Battt Guest Post 3 by Ian Addidson


By @ianaddison

This is a post that I have written many, many times before and I wanted this one to be as current and relevant as possible. The brief I have been given is to look at how Twitter helps me. I use Twitter in a number of ways and I thought I should share these as the different uses may help you to see how Twitter can work for you.

Firstly, why Twitter? I still get people saying that Twitter is about celebrities and finding out what people had for breakfast, but it is so much more than that. For example, if you go ianinto a newsagents (or the magazine section of a supermarket if newsagents are not available near you) you can find out about celebrities there by picking up Heat, OK or Take a Break. But if you look around a bit you can also see magazines to help with photography, or some that review films or others that help you get into shape. Twitter is similar. Yes you could go and follow celebrities and find out what they are up to but you could also follow footballers, comedians, chefs or teachers. Of course you could follow a mixture of different people to make it even more interesting.

The majority of the people I follow are teachers, trainee teachers, consultants and other people related to education but I also follow accounts such as @fascinatingpics to see some amazing photos of the world. There are a few comedians in there too.

So how will listening to a load of teachers (what is the collective noun for teachers?) help my teaching? Firstly, it is great to ‘get out there’ and see/hear what others are doing. Often in school we struggle to find time to see what other teachers within our own school are up to, let alone the one down the road but Twitter gives me a tiny window into some other classrooms around the country and around the world. These teachers might be talking about a great lesson they taught, discussing an upcoming topic or blogging about something that they’re doing.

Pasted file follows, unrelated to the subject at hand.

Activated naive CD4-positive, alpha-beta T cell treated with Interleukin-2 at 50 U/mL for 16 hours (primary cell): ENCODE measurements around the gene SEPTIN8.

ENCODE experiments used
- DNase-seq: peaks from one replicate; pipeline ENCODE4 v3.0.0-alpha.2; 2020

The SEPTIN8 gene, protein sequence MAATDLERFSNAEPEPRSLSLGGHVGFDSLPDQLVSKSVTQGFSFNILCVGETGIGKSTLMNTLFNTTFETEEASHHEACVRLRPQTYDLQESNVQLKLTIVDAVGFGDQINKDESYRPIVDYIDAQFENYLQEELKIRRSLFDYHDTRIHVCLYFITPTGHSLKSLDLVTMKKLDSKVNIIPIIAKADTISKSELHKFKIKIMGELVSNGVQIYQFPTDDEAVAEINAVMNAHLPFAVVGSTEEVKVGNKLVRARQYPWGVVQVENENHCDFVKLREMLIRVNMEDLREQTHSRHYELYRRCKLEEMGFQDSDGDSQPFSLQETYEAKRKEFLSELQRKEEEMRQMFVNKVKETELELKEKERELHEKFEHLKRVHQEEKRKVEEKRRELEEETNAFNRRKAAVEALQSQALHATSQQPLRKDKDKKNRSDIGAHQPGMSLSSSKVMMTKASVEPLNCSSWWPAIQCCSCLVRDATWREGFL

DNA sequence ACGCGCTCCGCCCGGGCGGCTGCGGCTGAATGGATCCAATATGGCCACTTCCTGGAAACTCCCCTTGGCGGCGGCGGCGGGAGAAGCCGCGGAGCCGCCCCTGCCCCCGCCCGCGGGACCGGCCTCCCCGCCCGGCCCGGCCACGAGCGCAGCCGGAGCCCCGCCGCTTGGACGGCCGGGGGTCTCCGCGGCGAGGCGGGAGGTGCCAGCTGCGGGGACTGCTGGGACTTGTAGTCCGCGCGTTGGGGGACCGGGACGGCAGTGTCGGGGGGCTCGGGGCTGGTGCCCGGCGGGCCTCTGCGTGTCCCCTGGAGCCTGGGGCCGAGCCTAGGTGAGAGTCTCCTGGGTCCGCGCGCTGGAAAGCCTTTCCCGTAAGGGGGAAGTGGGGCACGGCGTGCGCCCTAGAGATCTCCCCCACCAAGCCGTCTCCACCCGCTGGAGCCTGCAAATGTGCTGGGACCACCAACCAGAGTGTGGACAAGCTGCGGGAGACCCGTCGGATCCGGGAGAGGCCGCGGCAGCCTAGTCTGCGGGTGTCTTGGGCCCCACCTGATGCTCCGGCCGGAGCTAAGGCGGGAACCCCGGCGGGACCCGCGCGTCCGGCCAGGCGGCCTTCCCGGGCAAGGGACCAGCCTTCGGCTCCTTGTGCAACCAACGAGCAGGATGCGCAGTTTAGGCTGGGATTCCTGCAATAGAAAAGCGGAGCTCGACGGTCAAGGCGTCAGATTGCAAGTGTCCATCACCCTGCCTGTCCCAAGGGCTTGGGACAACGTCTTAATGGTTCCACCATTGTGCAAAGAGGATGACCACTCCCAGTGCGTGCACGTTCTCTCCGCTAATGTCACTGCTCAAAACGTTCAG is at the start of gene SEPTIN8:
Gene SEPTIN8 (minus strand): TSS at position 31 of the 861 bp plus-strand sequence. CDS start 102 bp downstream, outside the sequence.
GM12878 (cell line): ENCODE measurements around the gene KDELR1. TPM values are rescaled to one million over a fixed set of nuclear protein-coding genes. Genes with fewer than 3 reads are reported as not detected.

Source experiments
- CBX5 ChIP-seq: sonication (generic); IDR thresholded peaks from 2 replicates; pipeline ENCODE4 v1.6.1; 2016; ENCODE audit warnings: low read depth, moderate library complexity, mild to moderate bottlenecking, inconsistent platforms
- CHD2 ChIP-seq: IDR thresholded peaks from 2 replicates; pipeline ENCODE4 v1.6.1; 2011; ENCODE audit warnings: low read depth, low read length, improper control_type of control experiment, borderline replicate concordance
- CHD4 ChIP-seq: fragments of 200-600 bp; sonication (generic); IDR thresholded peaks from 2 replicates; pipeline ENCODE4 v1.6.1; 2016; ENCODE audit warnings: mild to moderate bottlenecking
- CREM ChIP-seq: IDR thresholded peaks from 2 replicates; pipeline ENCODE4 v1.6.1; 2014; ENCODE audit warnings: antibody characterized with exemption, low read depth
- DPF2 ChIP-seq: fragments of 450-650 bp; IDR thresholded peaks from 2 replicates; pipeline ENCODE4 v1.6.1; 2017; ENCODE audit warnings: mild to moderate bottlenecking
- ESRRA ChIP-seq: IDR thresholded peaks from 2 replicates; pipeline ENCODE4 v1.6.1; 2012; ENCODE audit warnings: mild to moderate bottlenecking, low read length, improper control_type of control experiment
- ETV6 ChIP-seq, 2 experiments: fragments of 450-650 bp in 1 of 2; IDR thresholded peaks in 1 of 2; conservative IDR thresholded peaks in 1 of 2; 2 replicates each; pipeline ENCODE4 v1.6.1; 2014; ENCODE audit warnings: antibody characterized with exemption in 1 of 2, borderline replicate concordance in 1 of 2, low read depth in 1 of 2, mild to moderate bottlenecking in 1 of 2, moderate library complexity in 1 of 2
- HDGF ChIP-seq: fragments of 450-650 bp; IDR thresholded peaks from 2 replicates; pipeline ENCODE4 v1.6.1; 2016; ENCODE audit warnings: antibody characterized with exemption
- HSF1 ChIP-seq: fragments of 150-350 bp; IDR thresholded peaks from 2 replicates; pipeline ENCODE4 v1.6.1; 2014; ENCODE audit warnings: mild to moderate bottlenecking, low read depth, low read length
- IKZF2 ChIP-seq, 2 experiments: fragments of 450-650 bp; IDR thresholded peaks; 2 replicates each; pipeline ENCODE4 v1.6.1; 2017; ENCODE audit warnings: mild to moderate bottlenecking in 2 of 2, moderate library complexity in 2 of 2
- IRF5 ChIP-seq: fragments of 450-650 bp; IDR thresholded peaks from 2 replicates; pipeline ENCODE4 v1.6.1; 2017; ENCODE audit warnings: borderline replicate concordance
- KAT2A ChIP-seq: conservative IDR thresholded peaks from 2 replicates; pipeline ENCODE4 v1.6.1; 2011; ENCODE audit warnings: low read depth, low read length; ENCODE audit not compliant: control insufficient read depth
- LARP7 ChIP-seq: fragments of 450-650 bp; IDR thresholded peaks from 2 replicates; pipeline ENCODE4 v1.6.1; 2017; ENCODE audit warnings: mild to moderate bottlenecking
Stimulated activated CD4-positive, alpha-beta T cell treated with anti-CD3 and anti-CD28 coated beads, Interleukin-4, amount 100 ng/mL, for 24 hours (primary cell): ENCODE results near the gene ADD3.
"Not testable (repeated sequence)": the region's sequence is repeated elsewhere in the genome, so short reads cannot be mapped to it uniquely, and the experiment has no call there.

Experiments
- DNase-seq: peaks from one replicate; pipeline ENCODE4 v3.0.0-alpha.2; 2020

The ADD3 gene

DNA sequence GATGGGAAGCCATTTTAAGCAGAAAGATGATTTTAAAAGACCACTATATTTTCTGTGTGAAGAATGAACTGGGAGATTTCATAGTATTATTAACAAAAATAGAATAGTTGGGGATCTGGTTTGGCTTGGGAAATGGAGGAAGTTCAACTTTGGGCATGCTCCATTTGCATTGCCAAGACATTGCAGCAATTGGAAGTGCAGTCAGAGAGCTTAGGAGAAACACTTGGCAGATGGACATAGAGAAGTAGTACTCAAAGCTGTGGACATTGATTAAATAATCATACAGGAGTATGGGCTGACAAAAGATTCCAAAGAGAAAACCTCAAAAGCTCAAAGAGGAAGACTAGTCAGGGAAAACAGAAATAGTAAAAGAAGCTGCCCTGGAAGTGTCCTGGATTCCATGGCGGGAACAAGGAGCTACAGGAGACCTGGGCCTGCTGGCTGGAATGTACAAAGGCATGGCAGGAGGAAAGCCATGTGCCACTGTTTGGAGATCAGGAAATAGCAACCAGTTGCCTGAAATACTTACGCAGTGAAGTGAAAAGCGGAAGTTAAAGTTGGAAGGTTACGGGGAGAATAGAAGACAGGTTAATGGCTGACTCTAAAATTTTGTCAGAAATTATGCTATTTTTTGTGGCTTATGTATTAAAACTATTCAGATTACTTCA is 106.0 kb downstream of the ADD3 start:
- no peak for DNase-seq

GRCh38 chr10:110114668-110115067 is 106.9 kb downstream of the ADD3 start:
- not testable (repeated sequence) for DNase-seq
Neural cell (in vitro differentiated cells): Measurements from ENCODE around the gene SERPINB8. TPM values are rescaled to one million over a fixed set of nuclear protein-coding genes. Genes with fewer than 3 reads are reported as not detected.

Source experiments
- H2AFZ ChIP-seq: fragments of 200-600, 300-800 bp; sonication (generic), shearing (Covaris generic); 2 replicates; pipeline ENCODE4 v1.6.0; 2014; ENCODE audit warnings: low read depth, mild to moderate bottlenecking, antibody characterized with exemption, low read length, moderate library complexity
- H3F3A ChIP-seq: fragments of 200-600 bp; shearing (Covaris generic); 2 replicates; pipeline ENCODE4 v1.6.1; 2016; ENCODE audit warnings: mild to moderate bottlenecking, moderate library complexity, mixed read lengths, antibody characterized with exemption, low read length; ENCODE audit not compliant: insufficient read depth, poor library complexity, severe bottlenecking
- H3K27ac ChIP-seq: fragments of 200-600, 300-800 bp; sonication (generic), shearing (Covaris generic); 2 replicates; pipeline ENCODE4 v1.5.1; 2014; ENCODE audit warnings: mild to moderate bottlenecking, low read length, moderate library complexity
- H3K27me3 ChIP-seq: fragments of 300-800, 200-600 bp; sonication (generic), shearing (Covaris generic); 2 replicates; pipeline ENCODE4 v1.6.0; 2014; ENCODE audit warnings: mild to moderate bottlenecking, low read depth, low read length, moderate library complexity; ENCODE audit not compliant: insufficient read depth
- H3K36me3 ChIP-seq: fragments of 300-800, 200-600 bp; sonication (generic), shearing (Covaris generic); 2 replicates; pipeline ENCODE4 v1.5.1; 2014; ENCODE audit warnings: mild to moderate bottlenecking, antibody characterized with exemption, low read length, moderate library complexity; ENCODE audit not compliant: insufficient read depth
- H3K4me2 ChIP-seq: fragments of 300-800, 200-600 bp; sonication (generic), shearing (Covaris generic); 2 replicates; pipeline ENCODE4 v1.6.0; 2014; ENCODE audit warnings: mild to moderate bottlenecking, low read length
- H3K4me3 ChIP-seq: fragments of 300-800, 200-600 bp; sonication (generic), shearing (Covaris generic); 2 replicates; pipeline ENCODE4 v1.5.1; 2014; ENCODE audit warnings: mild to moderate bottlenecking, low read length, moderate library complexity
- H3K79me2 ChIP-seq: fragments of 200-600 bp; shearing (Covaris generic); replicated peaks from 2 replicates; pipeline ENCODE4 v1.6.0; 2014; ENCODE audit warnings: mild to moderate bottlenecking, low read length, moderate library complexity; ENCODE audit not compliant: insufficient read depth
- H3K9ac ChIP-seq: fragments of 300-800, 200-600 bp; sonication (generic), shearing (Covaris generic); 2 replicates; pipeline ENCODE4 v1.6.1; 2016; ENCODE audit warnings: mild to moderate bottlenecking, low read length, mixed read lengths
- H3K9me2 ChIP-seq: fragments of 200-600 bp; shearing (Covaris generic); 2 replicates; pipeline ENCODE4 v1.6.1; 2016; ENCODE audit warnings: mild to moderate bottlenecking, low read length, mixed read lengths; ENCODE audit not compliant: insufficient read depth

Once connected with a selection of teachers, it is possible to join conversations or ask questions. To give a recent example, I have an able Year 3-4 maths group. Many children are 4a-4c at the end of the year and I wanted to look for some projects that would challenge them and bring together a range of different maths abilities. We recently ran businesses (http://stjohnsblogs.co.uk/blog/running-a-business/) but I wanted to try something else. So I tweeted to ask for suggestions and within two hours I had:

There are some fab ideas here and with a bit of tweaking and matching some objectives, we should have a fantastic half-term ahead of us. I think the stock market is the first stop! I wonder if the children will make more ‘money’ than I will.

This shows a quick, simple way of using Twitter to help with lesson ideas. There are many more examples that I have used in the past. These include asking people to tweet suggestions for areas to research when looking at Greece (http://ianaddison.net/a-lesson-on-twitter/).

More Twitter-based uses can be found on my blog, under Social Media – http://ianaddison.net/index/

I have changed my use of Twitter over time, but I find it a great way of communicating with other people within education. I hope you find it useful too.

Ian Addison

Year 3-4 Class Teacher

Blog – www.ianaddison.net

Twitter – @ianaddison

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